Perspective, Narrative and Crows

Narrative – [nar-uh-tiv] – a story or account of events, experiences, or the like, whether true or fictitious

Perspective – [perspektiv]a mental view or prospect

 

crows

 

“We can complain because rose bushes have thorns, or rejoice because thorn bushes have roses.” – Abraham Lincoln  

 

In March of 2014 I was walking my faithful German Shepherd, Gus, along a familiar and often traveled path in our neighborhood.

As we made one of our usual turns, we encountered a big black, squawking bird in the branches immediately overhead. An annoying black bird that continued to try and shit on us for the next few days.

 

It was early, cold, and I was headed into traffic for the day so my first thoughts were less than kind to the bird. In fact pepper spray and pellet guns did cross my mind.

However, after our morning routine continued into the next week, they stopped trying to shit on us and eventually even stopped squawking from their lofty perches.

 

What at the time I did not realize is that this mating pair had just hatched chicks in one of the trees close to the scene of the altercation.

A couple of months later Gus passed away and in remembrance I continued our morning walk.

 

Without my companion I started to watch these birds. They were always together and seemed to operate as a cohesive clan, protecting their coveted territory.

And I felt like as I watched and studied them, that I was, in turn, being watched and studied. I would eventually learn that they were American Crows.

 

I began to observe reminders of high performing teams, military special operations (#RLTW), professional, and athletic: high-bandwidth and frequent communication, coordinated approaches to movement, and sense of ‘clan’ – that commitment to a common set of values and norms in the interest of mutual survival.

I became fascinated.  These weren’t just shitty black birds, they were a clan of American Crows, often ranked alongside chimps and elephants as one of the most intelligent animal species.

 

It’s early January 2015 and my wife and I take frequent strolls with peanuts looking for our community’s clan of crows. We’ve begun to recognize some of their calls. It’s difficult to identify the individuals but ironically and in an incredible sign of animal intelligence, they have begun to recognize each of us…

 

In my last post I talked about Context and its influence on our interpretation of our current circumstances. In this post I’d like to introduce Perspective, its influence on our view of Context, and our narratives that shape it. More importantly our ability to change our perspective by more intentionally shaping these narratives.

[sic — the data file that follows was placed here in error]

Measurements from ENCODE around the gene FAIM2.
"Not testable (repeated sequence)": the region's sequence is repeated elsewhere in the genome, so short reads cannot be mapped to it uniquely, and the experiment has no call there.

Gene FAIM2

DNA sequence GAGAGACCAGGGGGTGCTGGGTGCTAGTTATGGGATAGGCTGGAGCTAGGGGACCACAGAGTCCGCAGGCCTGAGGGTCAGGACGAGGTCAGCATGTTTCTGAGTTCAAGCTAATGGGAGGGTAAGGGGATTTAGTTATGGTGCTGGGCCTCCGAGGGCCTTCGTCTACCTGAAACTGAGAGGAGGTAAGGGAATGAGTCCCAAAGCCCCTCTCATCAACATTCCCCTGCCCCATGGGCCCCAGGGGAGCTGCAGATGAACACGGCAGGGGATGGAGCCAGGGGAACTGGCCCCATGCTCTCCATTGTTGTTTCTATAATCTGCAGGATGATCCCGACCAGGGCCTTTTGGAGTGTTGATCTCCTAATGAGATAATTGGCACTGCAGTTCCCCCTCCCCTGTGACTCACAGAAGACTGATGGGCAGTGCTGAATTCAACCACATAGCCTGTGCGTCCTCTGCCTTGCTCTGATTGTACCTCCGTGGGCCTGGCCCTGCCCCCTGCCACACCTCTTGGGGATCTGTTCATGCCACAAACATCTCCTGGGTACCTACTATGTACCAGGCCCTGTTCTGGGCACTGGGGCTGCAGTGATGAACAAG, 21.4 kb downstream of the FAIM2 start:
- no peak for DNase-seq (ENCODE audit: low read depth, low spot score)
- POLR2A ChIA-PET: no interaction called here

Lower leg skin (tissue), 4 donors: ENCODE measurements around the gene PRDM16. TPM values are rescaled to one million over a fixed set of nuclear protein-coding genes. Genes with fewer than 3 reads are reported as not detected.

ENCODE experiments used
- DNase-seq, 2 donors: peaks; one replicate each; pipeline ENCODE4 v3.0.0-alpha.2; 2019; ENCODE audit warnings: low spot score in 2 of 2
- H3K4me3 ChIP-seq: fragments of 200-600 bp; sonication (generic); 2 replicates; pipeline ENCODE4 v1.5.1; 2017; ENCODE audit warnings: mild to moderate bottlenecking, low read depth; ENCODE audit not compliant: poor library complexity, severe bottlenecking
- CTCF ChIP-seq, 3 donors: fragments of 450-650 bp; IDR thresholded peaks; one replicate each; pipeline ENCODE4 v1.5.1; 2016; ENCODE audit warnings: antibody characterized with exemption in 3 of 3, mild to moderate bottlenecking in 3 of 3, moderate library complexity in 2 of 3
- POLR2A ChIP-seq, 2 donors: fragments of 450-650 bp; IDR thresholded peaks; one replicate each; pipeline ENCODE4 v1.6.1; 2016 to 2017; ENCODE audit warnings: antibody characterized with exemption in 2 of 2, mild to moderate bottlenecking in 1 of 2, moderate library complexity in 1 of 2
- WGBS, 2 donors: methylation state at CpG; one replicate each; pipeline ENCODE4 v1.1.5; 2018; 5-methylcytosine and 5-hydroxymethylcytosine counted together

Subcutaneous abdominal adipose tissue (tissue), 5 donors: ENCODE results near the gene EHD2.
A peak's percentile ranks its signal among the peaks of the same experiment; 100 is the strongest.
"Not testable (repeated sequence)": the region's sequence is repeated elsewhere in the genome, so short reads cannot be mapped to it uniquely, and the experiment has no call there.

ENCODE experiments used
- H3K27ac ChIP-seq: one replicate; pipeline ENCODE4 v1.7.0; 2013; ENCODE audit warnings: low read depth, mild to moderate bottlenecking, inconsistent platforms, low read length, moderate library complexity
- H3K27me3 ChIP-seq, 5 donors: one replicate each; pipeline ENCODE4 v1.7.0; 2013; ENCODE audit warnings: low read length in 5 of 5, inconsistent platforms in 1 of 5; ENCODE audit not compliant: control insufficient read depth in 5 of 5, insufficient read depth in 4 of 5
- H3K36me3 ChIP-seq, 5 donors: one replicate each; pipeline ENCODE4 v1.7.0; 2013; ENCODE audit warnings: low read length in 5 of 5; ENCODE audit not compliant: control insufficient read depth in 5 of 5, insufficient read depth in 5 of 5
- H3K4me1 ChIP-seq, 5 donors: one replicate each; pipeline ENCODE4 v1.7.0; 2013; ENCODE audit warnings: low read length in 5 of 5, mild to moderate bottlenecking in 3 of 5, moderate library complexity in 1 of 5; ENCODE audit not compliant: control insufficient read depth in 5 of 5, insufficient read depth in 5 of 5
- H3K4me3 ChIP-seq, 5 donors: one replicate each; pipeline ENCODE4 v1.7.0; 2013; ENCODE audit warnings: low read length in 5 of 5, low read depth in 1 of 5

In the case of our clan of crows minor changes in my context, i.e., observing their behavior, allowed me to change my narrative which in turn completely changed my perspective. The bad, shitty black birds became a caring, multi-generational clan of intelligent crows, and animosity became fascination.

 

My original post outlined the Fork in the Road, a change in our existential Context, its impact, and its demand that we change our antiquated, industrial age hierarchical approaches with responsive, adaptive system-based approaches.

 

This will require a change in our perspective and therefore of our narratives. 

Through my own personal experience I’ve witnessed how powerful our changed narratives can be in influencing our perceptions, whether in matters of profession, person or of crows.


Next up – More about intention, focus, and discipline…

Image credit: Shutterstock/Vishnevskiy Vasily

 

3 Responses to Perspective, Narrative and Crows

  1. Well worded, John. This was both a fun and fascinating read. It reminds me of parenting – our perspective of what we ‘think’ our children are doing don’t always match what their intentions are. I’m often reminded by my three year old to pause before reacting, and think from his perspective what he’s trying to accomplish.

    • 100% great example of the narratives we, as parents, tell ourselves based on the context of some greater period of life.

      I love it and yes, one of my narrative changes was to watch and learn from my kids who haven’t been groomed by the system!!

      Thanks!!

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